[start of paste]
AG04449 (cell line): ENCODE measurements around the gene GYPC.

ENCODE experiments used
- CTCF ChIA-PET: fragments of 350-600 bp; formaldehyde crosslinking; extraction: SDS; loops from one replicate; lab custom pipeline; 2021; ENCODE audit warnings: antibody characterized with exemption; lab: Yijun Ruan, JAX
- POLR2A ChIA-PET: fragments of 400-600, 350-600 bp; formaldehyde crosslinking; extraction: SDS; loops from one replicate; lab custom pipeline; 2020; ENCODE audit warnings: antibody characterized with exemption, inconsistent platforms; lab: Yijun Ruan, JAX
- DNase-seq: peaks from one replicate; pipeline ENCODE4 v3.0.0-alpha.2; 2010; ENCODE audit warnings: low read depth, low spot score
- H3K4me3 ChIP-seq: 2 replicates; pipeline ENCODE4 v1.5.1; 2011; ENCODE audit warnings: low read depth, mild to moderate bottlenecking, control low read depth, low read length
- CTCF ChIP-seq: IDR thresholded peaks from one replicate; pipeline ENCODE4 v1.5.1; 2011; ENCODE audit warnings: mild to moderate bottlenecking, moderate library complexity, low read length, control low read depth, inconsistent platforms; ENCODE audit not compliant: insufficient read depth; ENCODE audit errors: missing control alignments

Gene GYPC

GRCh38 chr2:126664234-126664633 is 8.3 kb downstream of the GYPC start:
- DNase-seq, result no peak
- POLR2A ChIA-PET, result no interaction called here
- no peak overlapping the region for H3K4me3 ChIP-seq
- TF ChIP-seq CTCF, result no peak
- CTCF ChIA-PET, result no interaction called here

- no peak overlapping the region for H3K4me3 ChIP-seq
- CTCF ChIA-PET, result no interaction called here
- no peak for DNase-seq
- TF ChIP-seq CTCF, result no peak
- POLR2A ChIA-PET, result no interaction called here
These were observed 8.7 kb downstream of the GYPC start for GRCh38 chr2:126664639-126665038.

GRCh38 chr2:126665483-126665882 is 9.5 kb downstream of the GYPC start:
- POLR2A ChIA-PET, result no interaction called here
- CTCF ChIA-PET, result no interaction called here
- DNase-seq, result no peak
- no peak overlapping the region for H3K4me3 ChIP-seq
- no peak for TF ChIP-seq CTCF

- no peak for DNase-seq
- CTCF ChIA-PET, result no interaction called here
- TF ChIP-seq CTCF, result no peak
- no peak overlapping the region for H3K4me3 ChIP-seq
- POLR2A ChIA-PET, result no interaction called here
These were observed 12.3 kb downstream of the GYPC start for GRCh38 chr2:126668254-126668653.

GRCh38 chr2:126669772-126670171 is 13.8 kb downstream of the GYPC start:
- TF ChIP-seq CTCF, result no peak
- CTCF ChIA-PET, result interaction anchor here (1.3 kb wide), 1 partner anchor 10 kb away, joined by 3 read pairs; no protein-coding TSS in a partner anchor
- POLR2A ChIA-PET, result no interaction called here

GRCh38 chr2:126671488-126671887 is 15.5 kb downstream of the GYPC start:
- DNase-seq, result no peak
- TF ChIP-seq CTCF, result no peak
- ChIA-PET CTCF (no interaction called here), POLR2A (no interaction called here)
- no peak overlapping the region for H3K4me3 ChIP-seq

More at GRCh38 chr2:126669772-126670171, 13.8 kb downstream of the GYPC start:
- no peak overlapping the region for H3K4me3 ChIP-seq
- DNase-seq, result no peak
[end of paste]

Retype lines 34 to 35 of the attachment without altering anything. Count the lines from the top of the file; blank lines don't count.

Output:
- TF ChIP-seq CTCF, result no peak
- CTCF ChIA-PET, result interaction anchor here (1.3 kb wide), 1 partner anchor 10 kb away, joined by 3 read pairs; no protein-coding TSS in a partner anchor